A lot of times, especially in the news media, experts are often asked things outside of the purview of their given expertise. There’s nothing wrong with this in general. In fact, it can interesting, and sometimes even enlightening to hear the opinions of “smart” people; just don’t mistake their opinions as the truth or as facts. Opinions are someone’s perception of information. We all do this; it doesn’t make us anymore right, and it doesn’t make us anymore wrong. So, when you hear someone giving their opinions about something that is outside their realm of expertise, maybe you should take it for what it is, an opinion. Even when they are asked to comment about something that has to do with their given field of study, often you’ll hear the phrase “What is your expert opinion,” so, not even in the experts can’t really get away from the specter of opinion. It’s a fair position though. No one knows everything, and, by extension, no one is always right. It’s just not possible. Now, I’m not saying you should never believe or put your faith in anyone. What I’m saying is you shouldn’t just blindly believe in what they say. It’s not that hard. In this day and age, almost at an instant, we have access to untold amounts of information. So, not looking into things ourselves just reeks of laziness and indignation. I know that no one likes to be wrong, and, for some, even the idea of proving oneself wrong is an idea that sometimes our fragile egos just can’t abide, but wouldn’t you rather have it that way? If you already “know” something, you just might stop trying to further inform yourself. It goes back to that whole idea of complacency that I brought up before. We have a real problem in our society with “opinions as facts/reality.” Our opinions are just poor representations of someone else’s perception of information. It’s not really our fault though. News media has become inundated with “opinion panels,” and that’s largely where we hear about things. It’s very rarely ever presented in a form that engenders discussion with their audience, and it always has a “spin” to it.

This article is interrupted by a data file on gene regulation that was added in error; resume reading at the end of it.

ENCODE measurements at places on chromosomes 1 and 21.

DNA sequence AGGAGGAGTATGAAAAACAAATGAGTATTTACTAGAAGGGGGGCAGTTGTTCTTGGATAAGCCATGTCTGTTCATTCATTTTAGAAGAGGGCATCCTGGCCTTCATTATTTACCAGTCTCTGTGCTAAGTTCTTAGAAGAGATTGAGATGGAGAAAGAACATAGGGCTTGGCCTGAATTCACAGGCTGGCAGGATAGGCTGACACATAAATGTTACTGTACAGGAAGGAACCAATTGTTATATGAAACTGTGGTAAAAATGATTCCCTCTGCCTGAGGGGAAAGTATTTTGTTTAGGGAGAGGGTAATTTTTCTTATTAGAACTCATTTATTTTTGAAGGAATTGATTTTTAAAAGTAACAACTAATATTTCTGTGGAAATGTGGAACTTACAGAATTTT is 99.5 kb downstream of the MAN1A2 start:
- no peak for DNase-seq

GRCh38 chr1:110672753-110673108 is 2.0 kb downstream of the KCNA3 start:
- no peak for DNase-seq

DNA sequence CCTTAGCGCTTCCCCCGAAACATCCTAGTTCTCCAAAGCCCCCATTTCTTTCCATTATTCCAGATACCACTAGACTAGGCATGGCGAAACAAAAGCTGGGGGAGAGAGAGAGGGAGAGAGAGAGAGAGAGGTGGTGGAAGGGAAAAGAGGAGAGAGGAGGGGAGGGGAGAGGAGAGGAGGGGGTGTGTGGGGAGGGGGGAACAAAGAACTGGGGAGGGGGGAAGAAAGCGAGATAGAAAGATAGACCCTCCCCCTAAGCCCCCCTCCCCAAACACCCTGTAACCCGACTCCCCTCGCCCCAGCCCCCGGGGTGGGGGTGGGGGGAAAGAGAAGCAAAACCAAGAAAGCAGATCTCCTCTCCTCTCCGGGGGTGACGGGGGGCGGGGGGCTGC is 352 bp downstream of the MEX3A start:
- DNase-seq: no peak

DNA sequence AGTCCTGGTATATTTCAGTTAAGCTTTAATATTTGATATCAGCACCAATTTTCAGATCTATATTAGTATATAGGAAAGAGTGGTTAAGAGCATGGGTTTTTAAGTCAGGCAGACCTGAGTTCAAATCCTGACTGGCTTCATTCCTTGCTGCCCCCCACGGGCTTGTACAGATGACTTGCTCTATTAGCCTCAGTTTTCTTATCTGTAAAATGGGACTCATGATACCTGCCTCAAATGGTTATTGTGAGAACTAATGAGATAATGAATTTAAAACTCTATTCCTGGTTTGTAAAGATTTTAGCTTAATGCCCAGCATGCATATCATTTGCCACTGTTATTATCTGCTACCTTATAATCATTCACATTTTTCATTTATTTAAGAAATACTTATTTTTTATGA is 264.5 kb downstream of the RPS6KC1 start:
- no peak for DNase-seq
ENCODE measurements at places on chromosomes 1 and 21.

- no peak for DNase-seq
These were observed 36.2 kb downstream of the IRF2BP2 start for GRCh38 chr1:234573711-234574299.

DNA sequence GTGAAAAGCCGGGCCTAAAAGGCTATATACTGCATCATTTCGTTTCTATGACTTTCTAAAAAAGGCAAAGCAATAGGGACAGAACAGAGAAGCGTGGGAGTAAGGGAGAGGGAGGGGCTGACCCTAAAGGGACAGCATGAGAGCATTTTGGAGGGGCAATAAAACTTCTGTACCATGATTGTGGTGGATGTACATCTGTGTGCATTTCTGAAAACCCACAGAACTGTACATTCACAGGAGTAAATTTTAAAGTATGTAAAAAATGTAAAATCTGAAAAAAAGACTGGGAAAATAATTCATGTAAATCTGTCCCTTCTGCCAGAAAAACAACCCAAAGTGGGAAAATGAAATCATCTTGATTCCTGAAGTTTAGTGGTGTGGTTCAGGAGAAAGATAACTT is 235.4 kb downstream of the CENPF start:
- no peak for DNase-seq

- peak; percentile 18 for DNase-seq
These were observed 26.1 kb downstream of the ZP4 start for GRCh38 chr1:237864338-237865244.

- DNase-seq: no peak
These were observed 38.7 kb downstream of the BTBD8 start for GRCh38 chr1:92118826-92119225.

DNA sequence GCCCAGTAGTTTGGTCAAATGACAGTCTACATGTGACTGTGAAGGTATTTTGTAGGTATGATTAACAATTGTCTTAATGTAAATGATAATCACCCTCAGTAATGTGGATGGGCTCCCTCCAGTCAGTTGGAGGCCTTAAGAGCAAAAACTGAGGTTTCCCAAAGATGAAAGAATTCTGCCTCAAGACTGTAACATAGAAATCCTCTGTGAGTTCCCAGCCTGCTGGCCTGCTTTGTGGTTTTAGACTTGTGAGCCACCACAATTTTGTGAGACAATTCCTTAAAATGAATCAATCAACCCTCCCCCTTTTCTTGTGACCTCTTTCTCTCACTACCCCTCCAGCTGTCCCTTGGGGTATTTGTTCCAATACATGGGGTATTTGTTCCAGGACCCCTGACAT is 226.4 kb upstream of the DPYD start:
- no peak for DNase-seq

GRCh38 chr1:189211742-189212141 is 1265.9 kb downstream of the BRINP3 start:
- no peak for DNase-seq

You may have heard about a little trial that’s been being vomited all over your TV and social media sites. Yeah, I’m talking about the Trayvon Martin/George Zimmerman trial. I know, I’m bummed that I’m talking about it too, but I think the way the public has reacted to this situation really succinctly underlines what I’ve been talking about. The most consistent thing that I’ve heard parroted throughout this whole “media circus” is racism. That’s the focus of the majority of the coverage. There seems to be an insistence that the people of this country are all horribly racist, and everyone should feel appropriately guilty for just being born. Now that George Zimmerman has been found innocent, well, that’s obviously proof of this alleged racist ideology that we all carry. The media has just been attacking our senses with this type of language. Sometimes directly, and sometimes more subtlety. So, considering that people have to work and have lives of some sort, no one has time to really look into this whole case for themselves in any great depth, so, we only catch little bits and pieces, and all of though little bits and pieces are all trumpeting the idea that this is all about racism. So, that’s what most folks take from it, and that’s what they end up believing. You can’t really blame them either. I mean, you can hold people accountable for having ill-conceived opinions, but you have to be reasonable. The onus is on the journalists that allows themselves to act as if they are working for a supermarket tabloid. It’s all about sensationalism; not about “the news.”